Horror struck Korean society on October 18 in Gangseogu when 29-year-old Kim Seong-soo violently and repeatedly stabbed a part-time worker at an internet café, eventually leading to his death. Shocked at the familiar, yet seemingly “safe” location in which the brutal crime took place and also sympathy for the senseless death of a young man overtook the nation’s newspapers and the Internet. Public sentiment soon turned into a surge of anger as news broke out that Kim Seong-soo’s family had turned in papers proving that he was suffering from depression and had been using medication to treat it. Regulation regarding the reduction of punishment for the mentally impaired has created great controversy in Korea and was rekindled by this incident.
Past criminals have been given overly reduced sentences and were considered, by the public, inappropriate to receive such sentences due to impaired judgment. The potential recurrence of such hideous crimes led the public to respond with more than 1,000,000 signatures on Cheong Wa Dae’s online petition system. As the most popular petition on the website, it currently demands the law to be reinforced. Amidst the controversy, debate has escalated to a point where abolishment of the rule is being avidly supported. While the Ministry of Justice promised to revise the law and to consider the public’s voice seriously, Korea as a whole must take on the responsibility of finding and actualizing new justice. Can there be middle ground that satisfies the wishes of the people while also being just and respectful of the existing law?
Background and Execution of the Law
Article 10 of South Korea’s Criminal Law states, “the act of a person who, because of reduced mental capacity, is unable to make distinctions of objects or control their own will shall not be punished.” It also states: “For the conduct of a person who, because of a mental disorder, is deficient in the abilities mentioned in the preceding paragraph, the punishment shall be mitigated.” This law is referred to as ‘Shimshin-miyak’ in Korean, where ‘Shimshin’ refers to the body and mind, and ‘miyak’ refers to being unwell. The ‘Shimshin-miyak’ law declares that these mentally deficient people must receive reduced punishment.
“In Article 10 lies one of the main principles; the principle of responsibility, this states that those with no cognition. In other words, those who cannot take mental responsibility for a crime cannot be punished. Criminal law holds the view that human nature is good and that if there was a choice to choose from right and wrong, a person could and would choose to do the right thing. If those with absolutely no control over their own will are excluded from judgment or punishment and those with control are not, the mentally-impaired can be considered as those in the middle who receive punishment but a weaker version,” explained Soung Jea-hyen, a researcher at the Korean Institute of Criminology.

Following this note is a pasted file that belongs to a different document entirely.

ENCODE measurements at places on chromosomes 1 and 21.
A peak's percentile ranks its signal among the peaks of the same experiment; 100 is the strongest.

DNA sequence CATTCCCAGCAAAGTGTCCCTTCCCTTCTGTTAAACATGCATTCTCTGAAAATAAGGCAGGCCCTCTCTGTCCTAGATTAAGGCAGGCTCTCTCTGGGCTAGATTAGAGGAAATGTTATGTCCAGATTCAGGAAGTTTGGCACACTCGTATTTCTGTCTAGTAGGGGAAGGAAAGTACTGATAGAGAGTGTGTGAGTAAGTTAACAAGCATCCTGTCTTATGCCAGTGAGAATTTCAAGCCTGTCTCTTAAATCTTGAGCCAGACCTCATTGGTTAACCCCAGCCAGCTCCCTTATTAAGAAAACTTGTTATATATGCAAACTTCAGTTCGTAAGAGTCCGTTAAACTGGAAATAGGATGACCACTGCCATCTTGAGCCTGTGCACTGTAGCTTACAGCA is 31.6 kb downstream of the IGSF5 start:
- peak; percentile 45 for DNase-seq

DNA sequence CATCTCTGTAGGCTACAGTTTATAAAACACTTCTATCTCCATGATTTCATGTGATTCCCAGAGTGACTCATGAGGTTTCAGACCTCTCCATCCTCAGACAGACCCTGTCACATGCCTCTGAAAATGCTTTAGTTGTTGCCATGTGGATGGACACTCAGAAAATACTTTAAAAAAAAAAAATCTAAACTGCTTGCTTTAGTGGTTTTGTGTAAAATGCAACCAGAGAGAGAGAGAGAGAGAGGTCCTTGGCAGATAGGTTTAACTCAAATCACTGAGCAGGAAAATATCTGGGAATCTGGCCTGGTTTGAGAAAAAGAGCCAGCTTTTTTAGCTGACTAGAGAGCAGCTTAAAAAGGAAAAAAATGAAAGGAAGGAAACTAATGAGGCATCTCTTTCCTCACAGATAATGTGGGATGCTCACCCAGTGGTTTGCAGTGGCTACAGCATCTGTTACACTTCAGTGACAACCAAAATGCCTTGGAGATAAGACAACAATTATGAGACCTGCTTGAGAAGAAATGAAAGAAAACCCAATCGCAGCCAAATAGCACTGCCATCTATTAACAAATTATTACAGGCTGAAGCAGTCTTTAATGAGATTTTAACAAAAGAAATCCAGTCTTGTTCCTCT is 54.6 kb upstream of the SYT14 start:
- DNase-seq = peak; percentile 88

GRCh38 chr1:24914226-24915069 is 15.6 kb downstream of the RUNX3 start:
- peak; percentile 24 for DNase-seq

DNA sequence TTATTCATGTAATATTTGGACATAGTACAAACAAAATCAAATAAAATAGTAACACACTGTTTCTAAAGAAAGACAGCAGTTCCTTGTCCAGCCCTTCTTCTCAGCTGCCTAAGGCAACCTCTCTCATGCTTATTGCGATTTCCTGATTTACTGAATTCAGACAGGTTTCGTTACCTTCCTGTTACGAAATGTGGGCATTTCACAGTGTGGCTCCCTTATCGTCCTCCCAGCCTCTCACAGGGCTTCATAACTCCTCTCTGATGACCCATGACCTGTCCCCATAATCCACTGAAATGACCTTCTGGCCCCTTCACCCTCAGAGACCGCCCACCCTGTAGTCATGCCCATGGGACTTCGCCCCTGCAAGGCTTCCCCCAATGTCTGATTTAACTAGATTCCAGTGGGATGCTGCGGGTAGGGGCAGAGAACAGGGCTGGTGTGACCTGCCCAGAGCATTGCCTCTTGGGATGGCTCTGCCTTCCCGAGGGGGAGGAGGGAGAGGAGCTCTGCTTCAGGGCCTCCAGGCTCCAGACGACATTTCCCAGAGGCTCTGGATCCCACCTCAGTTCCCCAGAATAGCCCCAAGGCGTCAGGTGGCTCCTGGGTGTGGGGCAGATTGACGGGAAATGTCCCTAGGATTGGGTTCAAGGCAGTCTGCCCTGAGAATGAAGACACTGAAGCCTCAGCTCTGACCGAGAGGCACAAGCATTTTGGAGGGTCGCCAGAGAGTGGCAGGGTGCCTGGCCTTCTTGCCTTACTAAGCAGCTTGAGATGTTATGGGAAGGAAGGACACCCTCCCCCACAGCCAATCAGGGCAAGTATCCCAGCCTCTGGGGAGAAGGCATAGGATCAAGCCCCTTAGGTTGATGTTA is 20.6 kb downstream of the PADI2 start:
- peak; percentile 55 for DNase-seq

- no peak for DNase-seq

Although Korean criminal law shows a clear connection between responsibility and crime, Article 10 does not define in detail what “unwellness” in the body and mind means, and relies only on the theoretical and judicial precedents. In general, the court does not only consider endogenous mental illnesses, such as schizophrenia and bipolar disorder as factors, but also conscious disabilities such as dementia or a hypnotic state. Alcohol, drug addiction, and impulse control disorder have also been recognized as causes of impaired judgment.
“Although an individual might suffer from a mental disorder, it is crucial that there is evidence of its manifestation during the crime,” Soung added. When looking at this law, it does lack clarity in some important areas. However, there are definitely some conditions, which must be fulfilled. Many cases have not passed under the conditions such as the ‘Incheon Elementary Murder’ and as speculations predicted, Kim Seong-soo will not receive mercy either. Drunk driving and misappropriation of the law are subject to heavier punishment; while sexual violence towards minors committed under the influence of alcohol and drugs are excluded from the rule.
The Question of Maintenance or Abolition
Those who stand on the side of maintaining Article 10 of the Criminal Law Act primarily emphasize the immutability of the Principle of Responsibility Act and say that the mentally ill should not be objected to imprisonment but rather treatment. As mentioned above, commutation of penalty for the mentally impaired resides in the criminal law’s main principle. Researcher Soung asserts that the law should be maintained as it is undoubtedly justified by the current legislation system. “The Principle of Responsibility is the foundation of Korea’s criminal law and can never be discounted. Article 10 is simply an embodiment of the law, executing justice for those who should not be severely criticized when considering their mental and physical state.” Even with controversial cases in current Korean society, Article 10 is just and fair in the eyes of law.